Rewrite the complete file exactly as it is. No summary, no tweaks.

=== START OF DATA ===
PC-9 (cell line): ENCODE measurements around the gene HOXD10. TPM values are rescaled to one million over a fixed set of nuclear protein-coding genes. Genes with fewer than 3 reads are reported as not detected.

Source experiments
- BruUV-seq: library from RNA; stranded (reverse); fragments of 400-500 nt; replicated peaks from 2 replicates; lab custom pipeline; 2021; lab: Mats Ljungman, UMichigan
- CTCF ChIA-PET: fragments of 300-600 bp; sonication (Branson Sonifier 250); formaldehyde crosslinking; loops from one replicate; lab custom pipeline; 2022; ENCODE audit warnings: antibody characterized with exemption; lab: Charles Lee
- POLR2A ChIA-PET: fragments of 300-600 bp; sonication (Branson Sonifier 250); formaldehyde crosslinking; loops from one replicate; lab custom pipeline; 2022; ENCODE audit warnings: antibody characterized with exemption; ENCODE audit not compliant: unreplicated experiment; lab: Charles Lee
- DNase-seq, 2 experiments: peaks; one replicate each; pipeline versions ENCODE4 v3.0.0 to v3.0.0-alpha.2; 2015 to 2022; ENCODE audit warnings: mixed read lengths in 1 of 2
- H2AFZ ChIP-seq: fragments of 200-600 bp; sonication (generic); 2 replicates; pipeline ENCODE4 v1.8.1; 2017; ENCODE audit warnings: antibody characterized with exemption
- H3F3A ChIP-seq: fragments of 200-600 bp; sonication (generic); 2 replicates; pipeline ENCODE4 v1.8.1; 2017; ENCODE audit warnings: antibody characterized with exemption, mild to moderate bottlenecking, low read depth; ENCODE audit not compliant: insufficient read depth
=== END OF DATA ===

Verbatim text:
PC-9 (cell line): ENCODE measurements around the gene HOXD10. TPM values are rescaled to one million over a fixed set of nuclear protein-coding genes. Genes with fewer than 3 reads are reported as not detected.

Source experiments
- BruUV-seq: library from RNA; stranded (reverse); fragments of 400-500 nt; replicated peaks from 2 replicates; lab custom pipeline; 2021; lab: Mats Ljungman, UMichigan
- CTCF ChIA-PET: fragments of 300-600 bp; sonication (Branson Sonifier 250); formaldehyde crosslinking; loops from one replicate; lab custom pipeline; 2022; ENCODE audit warnings: antibody characterized with exemption; lab: Charles Lee
- POLR2A ChIA-PET: fragments of 300-600 bp; sonication (Branson Sonifier 250); formaldehyde crosslinking; loops from one replicate; lab custom pipeline; 2022; ENCODE audit warnings: antibody characterized with exemption; ENCODE audit not compliant: unreplicated experiment; lab: Charles Lee
- DNase-seq, 2 experiments: peaks; one replicate each; pipeline versions ENCODE4 v3.0.0 to v3.0.0-alpha.2; 2015 to 2022; ENCODE audit warnings: mixed read lengths in 1 of 2
- H2AFZ ChIP-seq: fragments of 200-600 bp; sonication (generic); 2 replicates; pipeline ENCODE4 v1.8.1; 2017; ENCODE audit warnings: antibody characterized with exemption
- H3F3A ChIP-seq: fragments of 200-600 bp; sonication (generic); 2 replicates; pipeline ENCODE4 v1.8.1; 2017; ENCODE audit warnings: antibody characterized with exemption, mild to moderate bottlenecking, low read depth; ENCODE audit not compliant: insufficient read depth